The Assets Module presents a complete record of all equipment and related maintenance activity and costs. It also tracks warranty information, location and history of equipment and subassemblies, data essential for lifecycle costing, equipment maintenance, manpower and cost budgeting, and scheduling of downtime.

The Planner Module provides a visual representation of all maintenance activities and allows management to reassign and reschedule resources. Work orders can be sorted by assigned employee or the asset being serviced. A calendar view displays current, overdue and upcoming work orders.

The Time Card Module automatically updates employees' records according to the work orders they participate in, thus eliminating the need to open individual files to enter labor information.

The Inventory/Parts Module tracks information regarding usage, ordering and levels. Displays include quantities on hand, parts allocated, parts on order, inventory location and reorder levels. Vendors can be assigned to each item to facilitate purchasing activities.

Employee, vendor and contractor modules track pertinent information for each population; and a purchasing module automatically creates requisitions for parts equipment and services based on predetermined criteria.

Scan & Service

The Skyline team is particularly pleased with the bar coding capabilities ProTeus MMX provides. "The new system moves us ahead with its ability to interface with mobile devices such as cellphones and tablets," comments engineer Mike Stewart.

By scanning the bar code on an asset, maintenance personnel at MDW can review its service history, create new work orders, record their labor hours and parts used, and update existing work orders (preventive and on-demand). Equipment, inventory, employees and work orders can be labeled and tracked, thus allowing users to collect the history of an asset in the field and freeing them from time-consuming paperwork.

Harry Kohal, vice president of Business Development for Eagle Technology, describes it this way: "From a runway light to a VAV (variable air volume) box, virtually any facility or airfield asset can be bar-coded and tracked. A work order can be sent to or created on a mobile device. Personnel can then scan a bar code on the asset to see the work history and open work orders on that asset. After the work is performed, they can add notes on work performed and close the work order."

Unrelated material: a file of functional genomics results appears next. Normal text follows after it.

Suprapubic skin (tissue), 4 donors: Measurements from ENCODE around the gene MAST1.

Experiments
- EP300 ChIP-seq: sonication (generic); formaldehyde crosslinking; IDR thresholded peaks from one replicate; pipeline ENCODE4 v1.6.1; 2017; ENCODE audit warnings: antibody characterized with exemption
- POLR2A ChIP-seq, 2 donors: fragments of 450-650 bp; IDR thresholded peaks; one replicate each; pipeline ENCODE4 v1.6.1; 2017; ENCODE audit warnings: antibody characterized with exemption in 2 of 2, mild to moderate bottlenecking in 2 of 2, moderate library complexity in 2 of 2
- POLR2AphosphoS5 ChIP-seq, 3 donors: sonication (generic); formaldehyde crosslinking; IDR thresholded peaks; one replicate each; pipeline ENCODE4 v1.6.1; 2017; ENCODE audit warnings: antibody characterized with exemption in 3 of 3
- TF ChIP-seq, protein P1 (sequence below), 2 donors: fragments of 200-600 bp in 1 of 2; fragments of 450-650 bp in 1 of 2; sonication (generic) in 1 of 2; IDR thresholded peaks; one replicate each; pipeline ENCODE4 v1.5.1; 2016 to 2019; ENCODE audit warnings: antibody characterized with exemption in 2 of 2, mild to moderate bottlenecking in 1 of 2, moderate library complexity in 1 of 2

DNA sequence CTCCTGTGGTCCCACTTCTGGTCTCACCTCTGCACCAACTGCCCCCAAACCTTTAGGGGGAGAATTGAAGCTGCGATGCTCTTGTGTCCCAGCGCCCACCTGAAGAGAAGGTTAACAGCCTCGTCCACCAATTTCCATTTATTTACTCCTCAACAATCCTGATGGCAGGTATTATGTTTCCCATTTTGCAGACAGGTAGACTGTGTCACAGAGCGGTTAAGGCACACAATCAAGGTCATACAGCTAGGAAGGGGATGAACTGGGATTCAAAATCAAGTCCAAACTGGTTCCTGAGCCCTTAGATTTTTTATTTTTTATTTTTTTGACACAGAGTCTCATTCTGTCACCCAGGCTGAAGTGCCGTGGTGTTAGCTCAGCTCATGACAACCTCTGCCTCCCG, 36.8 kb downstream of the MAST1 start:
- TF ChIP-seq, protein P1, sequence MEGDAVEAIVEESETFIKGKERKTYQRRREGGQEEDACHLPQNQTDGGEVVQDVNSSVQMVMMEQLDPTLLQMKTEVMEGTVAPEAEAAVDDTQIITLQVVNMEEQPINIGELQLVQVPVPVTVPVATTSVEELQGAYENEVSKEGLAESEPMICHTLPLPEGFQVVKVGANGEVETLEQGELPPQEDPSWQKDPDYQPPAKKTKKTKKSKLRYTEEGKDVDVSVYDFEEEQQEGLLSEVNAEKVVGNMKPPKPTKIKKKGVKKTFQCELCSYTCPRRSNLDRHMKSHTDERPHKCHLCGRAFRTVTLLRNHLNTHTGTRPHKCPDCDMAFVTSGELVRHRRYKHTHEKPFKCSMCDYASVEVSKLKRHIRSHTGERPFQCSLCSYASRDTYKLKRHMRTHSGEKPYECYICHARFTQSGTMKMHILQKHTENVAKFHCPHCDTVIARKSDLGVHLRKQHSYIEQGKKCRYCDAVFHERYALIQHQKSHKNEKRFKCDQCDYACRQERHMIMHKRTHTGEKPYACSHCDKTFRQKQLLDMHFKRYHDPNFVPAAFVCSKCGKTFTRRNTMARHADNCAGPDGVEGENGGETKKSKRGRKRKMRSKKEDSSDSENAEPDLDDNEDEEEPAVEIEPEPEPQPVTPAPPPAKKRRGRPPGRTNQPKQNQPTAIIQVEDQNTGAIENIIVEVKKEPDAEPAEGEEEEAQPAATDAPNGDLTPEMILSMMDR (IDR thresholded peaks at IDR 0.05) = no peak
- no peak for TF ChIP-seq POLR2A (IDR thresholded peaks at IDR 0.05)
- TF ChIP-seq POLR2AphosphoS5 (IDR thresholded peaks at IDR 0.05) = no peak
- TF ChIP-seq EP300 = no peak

According to Caruso, the bar coding feature makes it much easier to distribute work orders. "With the old system, we would get the PMs (preventive maintenance orders) for the day, then sit down and split them up according to the staff we had available for the night. This program performs all that administrative work for us once we assign it electronically. It generates the PM and assigns it to a designated engineer on his or her mobile device. The work order is closed out once the task is performed. Under the old system, the engineer would have to sign the work order, and then we would have to enter the information on the computer to close out the order. The process wasted a lot of time and paper."

With the new system in place, MDW has been able to track call center activity in one database. "From a spill on the floor to a burned out light, everything is tracked within the system," informs Stewart. "At the end of the month, we are able to report to our client in a more seamless fashion - in effect justify our function within the airport. It's a good tool for the CDA in that it allows them to evaluate the job we're doing."

Work in Progress

Jim Oates, Skyline's general manager, notes that the company evaluated several different systems before replacing the property management program it previously used at MDW. "The (new) system is a work in progress," comments Oates. "The team at Eagle has been a great partner thus far in developing the program components that (we) need to maintain our high standards."

While Skyline personnel note that the new Web-based system is saving time and money by automating preventive maintenance at MDW, they still consider it a work in progress.
For example, crews felt that printing bar codes required too many steps; so Eagle is currently developing a process to simplify the process. 

"We are still ironing things out," Stewart reports. "We work with Eagle on a regular basis: We inform them what our goals are, and they respond with program updates. They are constantly developing and improving the program to make sure we're happy."

Any new system requires cooperation between the users and provider, Kohal notes. "It's not just about software; it's about processes and people," he adds. "Midway has been a very good partner with us."